16 March, 2017

Tim Blair

Courtesy of the Daily Telegraph

The Snowy Mountains hydro scheme is Australia’s greatest engineering accomplishment. Not only that, but it stands as an emblem of a changed and enriched Australia following large-scale European immigration in the 1950s.

Constructed by a stunningly varied multi-national workforce, the Snowy remains a testament to the vision of its designers. And now, in one of the boldest moves of his career, Prime Minister Malcolm Turnbull proposes to increase the mighty Snowy scheme’s electrical output by a massive 50 per cent.

In an era when even building a simple road requires dealing with all manner of environmental and planning regulations, Turnbull’s plan will be a huge legislative challenge. Yet, exactly as was the original Snowy Mountains hydro scheme, this project could be a nation-building cause of celebration.

And it is driven by the same need that saw construction of the initial Snowy scheme begin in 1949 – the need for reliable and abundant power.

“The unprecedented expansion will help make renewables reliable, filling in holes caused by intermittent supply and generator outages,” Prime Minister Turnbull said, in a modern version of then-PM Ben Chifley’s official launch speech nearly 70 years ago.

“Every Australian should be confident that they can turn the lights on when they need them. We will always put sensible, considered energy decisions ahead of reckless targets that cannot guarantee power supply to Australians.”

A great giant is about to awaken. This will truly be something to watch.

This is today’s Daily Telegraph editorial. On further matters electrical, CEO of the Australian Power Project Nathan Vass emails:

I can’t believe how much media this ‘Tesla can save South Australia’ thing is getting. Tesla regularly boosts of a $0 marketing budget, recognising they can get the media to promote their brand for free.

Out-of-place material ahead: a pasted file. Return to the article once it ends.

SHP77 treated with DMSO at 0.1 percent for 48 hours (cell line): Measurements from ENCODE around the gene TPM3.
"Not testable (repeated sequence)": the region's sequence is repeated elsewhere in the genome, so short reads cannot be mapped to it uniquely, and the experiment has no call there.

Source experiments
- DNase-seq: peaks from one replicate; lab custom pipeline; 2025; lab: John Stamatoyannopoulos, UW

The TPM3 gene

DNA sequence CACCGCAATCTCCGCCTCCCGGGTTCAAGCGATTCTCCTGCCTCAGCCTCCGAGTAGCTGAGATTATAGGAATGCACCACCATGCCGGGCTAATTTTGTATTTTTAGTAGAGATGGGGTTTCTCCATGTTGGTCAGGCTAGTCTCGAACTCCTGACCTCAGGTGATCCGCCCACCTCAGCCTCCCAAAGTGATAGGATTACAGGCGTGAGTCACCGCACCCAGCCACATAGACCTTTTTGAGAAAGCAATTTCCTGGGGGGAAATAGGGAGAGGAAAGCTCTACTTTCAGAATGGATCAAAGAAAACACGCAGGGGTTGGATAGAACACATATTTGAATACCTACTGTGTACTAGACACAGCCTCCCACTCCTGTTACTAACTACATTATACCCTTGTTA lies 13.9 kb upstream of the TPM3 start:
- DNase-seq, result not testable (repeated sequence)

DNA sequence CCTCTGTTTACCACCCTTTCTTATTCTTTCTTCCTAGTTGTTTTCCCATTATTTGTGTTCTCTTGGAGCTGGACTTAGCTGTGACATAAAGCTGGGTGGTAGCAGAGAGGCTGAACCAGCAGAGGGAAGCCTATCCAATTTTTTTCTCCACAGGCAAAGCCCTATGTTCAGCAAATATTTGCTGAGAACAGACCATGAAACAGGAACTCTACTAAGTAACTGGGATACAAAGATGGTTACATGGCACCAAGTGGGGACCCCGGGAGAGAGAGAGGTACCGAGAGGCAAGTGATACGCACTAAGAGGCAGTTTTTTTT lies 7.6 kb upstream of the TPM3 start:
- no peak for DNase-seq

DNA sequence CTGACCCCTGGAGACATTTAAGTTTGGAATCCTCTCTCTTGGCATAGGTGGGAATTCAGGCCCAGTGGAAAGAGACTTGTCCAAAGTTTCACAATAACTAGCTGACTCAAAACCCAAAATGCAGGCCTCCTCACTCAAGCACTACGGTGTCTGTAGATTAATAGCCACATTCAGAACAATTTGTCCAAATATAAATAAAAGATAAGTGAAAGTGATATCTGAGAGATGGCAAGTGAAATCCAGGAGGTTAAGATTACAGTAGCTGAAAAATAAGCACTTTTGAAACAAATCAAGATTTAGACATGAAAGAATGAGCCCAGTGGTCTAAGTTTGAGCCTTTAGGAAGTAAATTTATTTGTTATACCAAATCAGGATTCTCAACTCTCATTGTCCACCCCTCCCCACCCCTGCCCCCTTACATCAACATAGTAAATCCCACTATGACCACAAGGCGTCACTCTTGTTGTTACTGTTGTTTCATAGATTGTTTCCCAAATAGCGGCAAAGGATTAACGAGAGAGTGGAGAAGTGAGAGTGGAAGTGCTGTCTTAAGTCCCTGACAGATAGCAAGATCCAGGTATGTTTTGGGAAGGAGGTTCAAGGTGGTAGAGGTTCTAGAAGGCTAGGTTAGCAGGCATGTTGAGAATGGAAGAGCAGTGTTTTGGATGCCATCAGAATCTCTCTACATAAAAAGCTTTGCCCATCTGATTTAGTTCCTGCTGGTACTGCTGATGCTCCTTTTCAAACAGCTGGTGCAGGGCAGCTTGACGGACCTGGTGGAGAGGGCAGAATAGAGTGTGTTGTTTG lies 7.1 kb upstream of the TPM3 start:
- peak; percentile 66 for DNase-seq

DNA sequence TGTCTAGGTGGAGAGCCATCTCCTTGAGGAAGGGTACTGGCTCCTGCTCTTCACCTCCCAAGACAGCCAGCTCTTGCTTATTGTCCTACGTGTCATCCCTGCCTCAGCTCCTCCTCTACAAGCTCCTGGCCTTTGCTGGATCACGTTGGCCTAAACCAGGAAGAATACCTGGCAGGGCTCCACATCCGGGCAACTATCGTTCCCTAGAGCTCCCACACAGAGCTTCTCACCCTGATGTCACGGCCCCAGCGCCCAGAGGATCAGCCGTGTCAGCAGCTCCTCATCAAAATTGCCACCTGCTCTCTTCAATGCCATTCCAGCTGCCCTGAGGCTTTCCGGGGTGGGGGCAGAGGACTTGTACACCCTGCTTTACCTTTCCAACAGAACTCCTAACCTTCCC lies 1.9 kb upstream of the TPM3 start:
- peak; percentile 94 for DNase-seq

Australian media should be reporting that a 100-megawatt-hour battery provides you 100 megawatts for one hour, then it’s empty. You can’t recharge it if the wind isn’t blowing and the sun isn’t shining. 100 MW isn’t going to achieve much given SA typically requires 2,895 MW on a peak day in Summer.

The greatest exposing of Elon Musk is via the words of Tesla’s business partner Panasonic, who supply the lithium-ion cells that form the foundation of Tesla’s batteries:

“We are at the very beginning in energy storage in general,” says Phil Hermann, chief energy engineer at Panasonic Eco Solutions. “Most of the projects currently going on are either demo projects or learning experiences for the utilities. There is very little direct commercial stuff going on. Elon Musk is out there saying you can do things now that the rest of us are hearing and going, ‘really?’ We wish we could but it’s not really possible yet.”

I’m amazed so many in the media are willing to report as news what was clearly a well-coordinated PR stunt.

Everything Musk does is a PR stunt.

2017-03-16T10:52:11+11:00 March 16th, 2017|